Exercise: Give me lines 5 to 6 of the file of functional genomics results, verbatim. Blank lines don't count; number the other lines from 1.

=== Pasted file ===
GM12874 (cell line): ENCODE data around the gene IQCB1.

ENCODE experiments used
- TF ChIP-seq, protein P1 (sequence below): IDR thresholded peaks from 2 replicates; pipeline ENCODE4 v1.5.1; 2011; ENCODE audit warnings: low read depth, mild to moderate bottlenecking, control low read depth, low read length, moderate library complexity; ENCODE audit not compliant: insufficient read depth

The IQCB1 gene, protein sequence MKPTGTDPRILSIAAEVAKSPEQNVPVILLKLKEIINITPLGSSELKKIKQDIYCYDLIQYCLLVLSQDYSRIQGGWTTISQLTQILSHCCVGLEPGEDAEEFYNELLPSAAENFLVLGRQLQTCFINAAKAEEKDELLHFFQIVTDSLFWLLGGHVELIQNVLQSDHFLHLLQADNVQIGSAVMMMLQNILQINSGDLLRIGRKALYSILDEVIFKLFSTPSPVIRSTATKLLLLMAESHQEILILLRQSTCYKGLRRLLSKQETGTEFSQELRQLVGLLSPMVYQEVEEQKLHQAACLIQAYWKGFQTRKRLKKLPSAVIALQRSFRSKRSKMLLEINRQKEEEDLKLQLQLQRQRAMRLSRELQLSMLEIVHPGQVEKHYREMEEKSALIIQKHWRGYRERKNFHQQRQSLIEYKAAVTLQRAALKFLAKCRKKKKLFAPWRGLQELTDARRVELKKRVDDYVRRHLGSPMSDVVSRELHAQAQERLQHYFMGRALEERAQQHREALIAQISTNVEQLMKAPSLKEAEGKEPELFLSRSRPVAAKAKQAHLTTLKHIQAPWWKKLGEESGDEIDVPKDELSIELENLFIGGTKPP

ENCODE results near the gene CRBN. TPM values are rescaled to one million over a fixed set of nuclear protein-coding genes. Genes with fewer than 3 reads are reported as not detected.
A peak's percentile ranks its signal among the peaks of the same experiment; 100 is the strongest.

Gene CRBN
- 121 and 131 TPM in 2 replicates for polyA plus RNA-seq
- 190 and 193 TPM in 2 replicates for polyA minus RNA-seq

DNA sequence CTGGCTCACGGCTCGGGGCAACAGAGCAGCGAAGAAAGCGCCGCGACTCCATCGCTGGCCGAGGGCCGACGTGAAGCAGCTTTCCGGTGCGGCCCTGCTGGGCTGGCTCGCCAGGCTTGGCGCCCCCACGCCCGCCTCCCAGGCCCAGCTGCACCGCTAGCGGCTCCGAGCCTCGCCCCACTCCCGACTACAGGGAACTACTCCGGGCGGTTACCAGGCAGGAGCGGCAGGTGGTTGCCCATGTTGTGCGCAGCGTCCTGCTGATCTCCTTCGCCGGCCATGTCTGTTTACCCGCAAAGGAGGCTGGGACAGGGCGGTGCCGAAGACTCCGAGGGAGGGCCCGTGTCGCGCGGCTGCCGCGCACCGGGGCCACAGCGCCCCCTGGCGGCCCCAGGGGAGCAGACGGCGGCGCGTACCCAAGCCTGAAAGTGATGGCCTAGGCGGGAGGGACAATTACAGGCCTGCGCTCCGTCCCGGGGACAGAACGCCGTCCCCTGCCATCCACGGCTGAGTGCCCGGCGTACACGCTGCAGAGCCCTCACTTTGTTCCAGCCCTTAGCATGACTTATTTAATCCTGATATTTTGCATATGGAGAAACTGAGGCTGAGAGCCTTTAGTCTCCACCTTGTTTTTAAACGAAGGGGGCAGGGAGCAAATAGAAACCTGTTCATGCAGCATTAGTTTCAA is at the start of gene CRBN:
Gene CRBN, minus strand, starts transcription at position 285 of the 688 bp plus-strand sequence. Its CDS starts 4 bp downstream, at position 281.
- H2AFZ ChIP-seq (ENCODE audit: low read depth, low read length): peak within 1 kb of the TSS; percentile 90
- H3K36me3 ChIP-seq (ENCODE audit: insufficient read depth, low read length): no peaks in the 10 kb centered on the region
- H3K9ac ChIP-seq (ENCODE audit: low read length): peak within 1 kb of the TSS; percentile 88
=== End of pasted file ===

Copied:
ENCODE results near the gene CRBN. TPM values are rescaled to one million over a fixed set of nuclear protein-coding genes. Genes with fewer than 3 reads are reported as not detected.
A peak's percentile ranks its signal among the peaks of the same experiment; 100 is the strongest.